Mark Sanchez? No thanks. DeSean Jackson? Maybe.
The New York Jets made it official on Friday, releasing Mark Sanchez, their one-time franchise quarterback.
Yes, Sanchez led the Jets to the AFC Championship Game his first two years in the league. In the process, he won four road playoff games – or twice as many as the Cleveland Browns have won since joining the NFL in 1950.
The Jets won with Sanchez when they had a dominant defense and a strong running game – limiting what he needed to do on the field.
Yes, the Browns are working to build a dominant defense and, with the signing last week of Ben Tate, have remembered that you still need to run the ball, even in today’s NFL.
And, yes, the Browns are in the market for a quarterback, with just Brian Hoyer and Alex Tanney currently on the roster.
But there is no way the Browns should consider bringing Sanchez to town.
Since those first two golden years in the league, Sanchez has gone down hill. He turned the ball over 26 times in both the 2011 and 2012 seasons, and then missed all of last season following surgery on his throwing shoulder. (That seems kind of important when you are talking about a quarterback.)
Sanchez wasn’t the right player for the Browns in 2009, when they traded with New York so the Jets could take Sanchez at No. 5 in that year’s draft.
Why would anyone believe he is the right fit now?
Quarterback is not the only position the Browns still need help with, of course, with wide receiver quickly coming to mind. And while he is not a free agent, Philadelphia’s DeSean Jackson is someone the Browns should at least consider.
The Eagles are reportedly willing to trade Jackson for as little as a third-round draft pick – which is something the Browns just happen to have two of this year.
Unlike Sanchez, Jackson is coming off the best season of his career, with highs in receptions (82) and yards (1,332), while also catching nine touchdowns. In six years with the Eagles, Jackson has three 1,000-yard receiving years and two others where he exceeded 900 yards.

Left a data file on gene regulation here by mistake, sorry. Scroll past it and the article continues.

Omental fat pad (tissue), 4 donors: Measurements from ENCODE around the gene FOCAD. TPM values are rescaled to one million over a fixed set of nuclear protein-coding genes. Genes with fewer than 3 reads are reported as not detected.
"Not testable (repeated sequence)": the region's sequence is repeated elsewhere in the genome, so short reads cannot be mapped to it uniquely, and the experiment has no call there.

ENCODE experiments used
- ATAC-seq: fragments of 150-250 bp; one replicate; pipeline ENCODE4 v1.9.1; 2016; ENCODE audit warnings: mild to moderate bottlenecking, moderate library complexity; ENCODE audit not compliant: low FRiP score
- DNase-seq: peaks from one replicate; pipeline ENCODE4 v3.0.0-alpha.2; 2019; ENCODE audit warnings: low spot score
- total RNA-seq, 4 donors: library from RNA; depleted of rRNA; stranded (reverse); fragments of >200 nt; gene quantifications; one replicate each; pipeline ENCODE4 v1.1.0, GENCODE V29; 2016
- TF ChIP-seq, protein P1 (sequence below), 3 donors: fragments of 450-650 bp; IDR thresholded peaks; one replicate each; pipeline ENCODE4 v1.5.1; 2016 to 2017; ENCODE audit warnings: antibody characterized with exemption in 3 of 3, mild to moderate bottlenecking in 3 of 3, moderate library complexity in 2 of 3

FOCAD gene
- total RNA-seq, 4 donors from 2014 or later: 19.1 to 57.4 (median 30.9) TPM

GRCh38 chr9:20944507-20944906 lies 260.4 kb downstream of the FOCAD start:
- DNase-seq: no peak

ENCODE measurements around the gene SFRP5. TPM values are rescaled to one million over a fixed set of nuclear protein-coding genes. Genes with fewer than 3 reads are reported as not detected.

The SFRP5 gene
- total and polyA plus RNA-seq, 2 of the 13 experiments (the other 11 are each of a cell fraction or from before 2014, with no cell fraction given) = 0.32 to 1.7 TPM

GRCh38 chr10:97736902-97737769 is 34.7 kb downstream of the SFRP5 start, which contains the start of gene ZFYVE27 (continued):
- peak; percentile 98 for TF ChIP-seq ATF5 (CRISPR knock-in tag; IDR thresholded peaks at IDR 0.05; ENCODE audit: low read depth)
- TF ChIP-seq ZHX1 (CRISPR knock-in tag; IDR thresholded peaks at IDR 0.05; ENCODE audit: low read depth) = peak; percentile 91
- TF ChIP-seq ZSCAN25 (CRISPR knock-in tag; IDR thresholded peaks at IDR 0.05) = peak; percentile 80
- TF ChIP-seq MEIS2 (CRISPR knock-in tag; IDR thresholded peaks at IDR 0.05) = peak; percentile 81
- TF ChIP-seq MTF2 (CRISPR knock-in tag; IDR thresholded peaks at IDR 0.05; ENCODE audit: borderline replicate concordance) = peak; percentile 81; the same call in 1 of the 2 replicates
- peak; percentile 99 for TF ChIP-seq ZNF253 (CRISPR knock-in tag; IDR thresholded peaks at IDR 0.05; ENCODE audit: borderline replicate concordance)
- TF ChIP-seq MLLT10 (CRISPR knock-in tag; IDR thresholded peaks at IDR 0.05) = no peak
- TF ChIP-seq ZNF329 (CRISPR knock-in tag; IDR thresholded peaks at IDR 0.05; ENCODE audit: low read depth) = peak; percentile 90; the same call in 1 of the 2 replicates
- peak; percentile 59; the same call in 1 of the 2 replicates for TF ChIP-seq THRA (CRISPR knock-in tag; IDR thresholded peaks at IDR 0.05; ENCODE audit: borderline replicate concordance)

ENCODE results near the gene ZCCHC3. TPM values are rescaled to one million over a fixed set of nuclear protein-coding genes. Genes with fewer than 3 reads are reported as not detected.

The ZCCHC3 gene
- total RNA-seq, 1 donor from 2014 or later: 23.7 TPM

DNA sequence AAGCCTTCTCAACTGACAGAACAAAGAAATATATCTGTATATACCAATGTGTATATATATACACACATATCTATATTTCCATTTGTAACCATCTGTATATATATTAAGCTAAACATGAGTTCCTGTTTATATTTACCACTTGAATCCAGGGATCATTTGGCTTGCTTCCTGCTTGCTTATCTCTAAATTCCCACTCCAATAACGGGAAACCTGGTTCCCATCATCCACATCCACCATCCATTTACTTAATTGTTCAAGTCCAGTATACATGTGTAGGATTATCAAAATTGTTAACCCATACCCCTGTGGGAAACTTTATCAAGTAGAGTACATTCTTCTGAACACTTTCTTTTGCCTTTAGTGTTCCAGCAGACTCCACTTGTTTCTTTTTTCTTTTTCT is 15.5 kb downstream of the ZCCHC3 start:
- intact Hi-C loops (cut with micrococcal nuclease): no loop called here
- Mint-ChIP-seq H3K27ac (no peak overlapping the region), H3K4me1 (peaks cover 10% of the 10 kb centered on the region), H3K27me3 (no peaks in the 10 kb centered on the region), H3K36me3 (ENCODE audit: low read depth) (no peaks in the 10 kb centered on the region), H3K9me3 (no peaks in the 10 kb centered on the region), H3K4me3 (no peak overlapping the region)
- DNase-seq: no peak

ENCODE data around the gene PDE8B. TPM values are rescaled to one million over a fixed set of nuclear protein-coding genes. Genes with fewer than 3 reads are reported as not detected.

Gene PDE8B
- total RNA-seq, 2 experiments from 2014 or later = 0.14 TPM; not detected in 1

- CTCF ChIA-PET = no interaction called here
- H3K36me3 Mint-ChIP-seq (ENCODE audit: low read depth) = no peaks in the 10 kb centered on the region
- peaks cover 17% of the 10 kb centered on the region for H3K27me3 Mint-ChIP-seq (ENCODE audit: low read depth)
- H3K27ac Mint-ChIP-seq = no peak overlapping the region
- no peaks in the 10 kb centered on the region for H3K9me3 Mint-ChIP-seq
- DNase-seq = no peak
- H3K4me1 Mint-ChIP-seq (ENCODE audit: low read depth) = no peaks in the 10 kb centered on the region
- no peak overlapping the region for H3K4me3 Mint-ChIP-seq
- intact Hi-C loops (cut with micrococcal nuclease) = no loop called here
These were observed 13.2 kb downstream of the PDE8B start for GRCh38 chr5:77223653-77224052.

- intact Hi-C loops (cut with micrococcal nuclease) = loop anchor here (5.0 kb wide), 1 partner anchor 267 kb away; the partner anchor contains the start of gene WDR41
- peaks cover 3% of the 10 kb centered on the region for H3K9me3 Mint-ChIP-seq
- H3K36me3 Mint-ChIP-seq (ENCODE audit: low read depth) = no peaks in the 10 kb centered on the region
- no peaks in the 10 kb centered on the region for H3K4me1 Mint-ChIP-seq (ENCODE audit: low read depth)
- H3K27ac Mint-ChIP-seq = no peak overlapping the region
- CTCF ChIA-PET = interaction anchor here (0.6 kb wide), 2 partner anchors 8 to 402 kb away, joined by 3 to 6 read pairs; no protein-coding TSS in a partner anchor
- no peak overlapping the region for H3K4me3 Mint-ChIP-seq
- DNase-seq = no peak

Adding him to a passing offense with Josh Gordon, Jordan Cameron and Andrew Hawkins seems like a pretty good idea, or at the very least something worth considering.
So what’s the catch?
For starters, Jackson is scheduled to make $10.5 million this year, part of a five-year, $48.25 million deal he signed less than two years ago. After his successful 2013 season, Jackson decided it was time to start talking about a new contract – even though he still has three years left on his current deal, one that he staged a training camp hold out to receive.
That’s a potential headache that general manager Ray Farmer may not want to deal with in his first year on the job.
There is also the question of why, contract issues aside, the Eagles would want to get rid of someone as talented as Jackson. Say what you will about Eagles coach Chip Kelly, but he knows offense, and it seems odd that he would be willing to send Jackson out of town after just one season on the job unless something is off.
While Jackson is a dynamic player, at 5-foot-10 and 175 pounds he is not very big. If the Browns were to add him, he would join Travis Benjamin (5-10, 175), Andrew Hawkins (5-7, 180) and 5-foot-8, 173-pound Dri Archer (after the Browns draft him with the third-round pick they don’t use in the Jackson trade) to form a modern-day Smurfs among the Browns offensive weapons.
As much as we like the Youngblood theory that you can’t hit what you can’t catch, the reality is that no matter how fast those guys are, eventually they are going to get hit at the NFL level. Having that many players who are that small may not necessarily work out. (Although as the defenses in Pittsburgh and Baltimore get older, think how much fun it would be to watch them try and catch the Browns.)
The upcoming draft is also reportedly deep with wide receivers; the Browns could simply draft someone who, while maybe not as talented as Jackson, won’t cost the team in excess of $10 million a year, either.
If the Eagles do decide to make Jackson available, the Browns certainly won’t be the only team interested. But they probably will be one of the few teams with a combination of cap space and draft picks to pull off a deal that would make sense.
At the very least, the Browns should make a call to the Eagles.
(Photos courtesy of The Daily News and The Associated Press)
Jackson is not the guy for Cleveland. Even with cap space, 10.5M plus a 3rd rounder is too much for a guy who is a known problem in the locker room and will consume more cap space next year. As pointed out, they have enough small speedy guys. They can get a legit z at 4 or x at 26.
or both at #35.
i’m really warming up to jordan matthews. he’s damn fearless over the middle, fast enough to be on the outside (4.46), and check this scout report where they point out that vandy used him at X, Z, and slot. throw in great size and ‘biggest hands’ of wide-outs and i love him at 35, might probably take him 26.